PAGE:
Identifying terrorist suspects

Biometrics and battlefield data help police to identify terrorists.

Frontline officers need direct access to terrorism-related data in order to detect and positively identify members of transnational terrorist groups. We are working to increase the amount of biometric data and battlefield information available to police.

Fighting terrorism through biometrics

Biometric data – such as facial images and fingerprints – can lead to the accurate identification of individuals using a false identity, thereby improving efforts to locate terrorists and carry out successful investigations and prosecutions.

We created Project First (Facial, Imaging, Recognition, Searching and Tracking) to help countries share biometric data on foreign terrorist fighters (FTFs) and other terrorist suspects.

Project First promotes the move from a ‘need to know’ to a ‘need to share’ culture. It aims to improve the identification and detection of terrorists and their affiliates by using the latest technology in digital image processing and facial recognition.

Local law enforcement officers are trained to use mobile equipment in order to record the biometric data of prison inmates convicted of terrorism-related offences. This data is then stored in INTERPOL databases, for example as Blue Notices which are international alerts to collect additional information about a person’s identity, location or activities in relation to a crime.

The data can also be searched against other INTERPOL databases, in particular the facial recognition system and fingerprints database, to positively identify individuals and their international movements.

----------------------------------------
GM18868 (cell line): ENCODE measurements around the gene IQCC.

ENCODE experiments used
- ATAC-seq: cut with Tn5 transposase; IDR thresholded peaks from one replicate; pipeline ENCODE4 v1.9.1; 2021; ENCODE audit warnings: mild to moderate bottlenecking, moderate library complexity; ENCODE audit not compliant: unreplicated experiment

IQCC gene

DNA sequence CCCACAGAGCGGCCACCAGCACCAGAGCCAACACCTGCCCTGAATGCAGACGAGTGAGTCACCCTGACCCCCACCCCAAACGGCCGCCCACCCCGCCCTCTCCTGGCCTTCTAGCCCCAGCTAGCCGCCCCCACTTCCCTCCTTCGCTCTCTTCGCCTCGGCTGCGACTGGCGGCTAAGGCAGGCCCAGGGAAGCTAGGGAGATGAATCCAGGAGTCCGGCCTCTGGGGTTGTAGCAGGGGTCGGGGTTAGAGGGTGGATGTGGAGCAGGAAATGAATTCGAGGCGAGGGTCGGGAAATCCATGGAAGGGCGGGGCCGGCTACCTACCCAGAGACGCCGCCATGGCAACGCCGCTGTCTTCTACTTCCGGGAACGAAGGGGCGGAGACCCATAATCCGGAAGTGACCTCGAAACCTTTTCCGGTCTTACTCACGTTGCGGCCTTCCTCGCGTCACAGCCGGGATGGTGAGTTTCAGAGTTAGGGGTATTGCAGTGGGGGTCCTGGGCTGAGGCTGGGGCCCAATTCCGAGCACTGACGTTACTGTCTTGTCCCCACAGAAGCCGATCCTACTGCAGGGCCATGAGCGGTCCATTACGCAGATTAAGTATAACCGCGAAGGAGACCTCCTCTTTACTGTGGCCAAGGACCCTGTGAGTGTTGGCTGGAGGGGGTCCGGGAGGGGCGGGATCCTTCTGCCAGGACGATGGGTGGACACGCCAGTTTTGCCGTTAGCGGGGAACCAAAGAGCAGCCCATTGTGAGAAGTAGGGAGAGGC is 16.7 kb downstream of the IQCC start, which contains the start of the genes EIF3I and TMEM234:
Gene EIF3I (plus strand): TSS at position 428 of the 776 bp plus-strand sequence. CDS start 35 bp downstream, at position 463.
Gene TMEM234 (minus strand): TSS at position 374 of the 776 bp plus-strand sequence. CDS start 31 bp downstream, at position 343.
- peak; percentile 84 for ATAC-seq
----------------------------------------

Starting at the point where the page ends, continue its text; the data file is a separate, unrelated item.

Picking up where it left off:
Three high-level terrorist suspects identified

In 2018, Iraqi authorities used specialized equipment to create digital profiles – consisting of nominal, fingerprint and facial data – of unknown convicted terrorists in a prison in Baghdad.

42 profiles were converted into Blue Notices to obtain additional information; this led to the identification of three high-level foreign terrorist fighters of three different nationalities, who were already recorded in our databases.

Bridging battlefield and police investigations

INTERPOL was the first international organization to develop and implement a military-to-police information exchange model (Mi-Lex). This puts information from conflict zones into the hands of law enforcement officers, to support police investigations and the prosecution process.

Military first responders can share declassified information collected from the battlefield with relevant INTERPOL National Central Bureaus who process the information according to our rules and enter it into o databases and analysis files. Authorized frontline users in member countries can then access the information via the I-24/7 network.

Mi-Lex-Military to law enforcement data exchange
Mi-Lex-Military to law enforcement data exchange

Regional focus

We run six regionally based initiatives to identify and dismantle terrorist networks.

Building on their individual successes, we are now reaching out further, to connect activities and intelligence between regions that traditionally have not worked closely together.

Counter-Terrorism regional initiatives

Two other regionally focused programmes are under way, in cooperation with partner organizations. They concentrate on delivering targeted training and building police capacity to counter terrorism.

  • Project Scorpius
  • Project Trace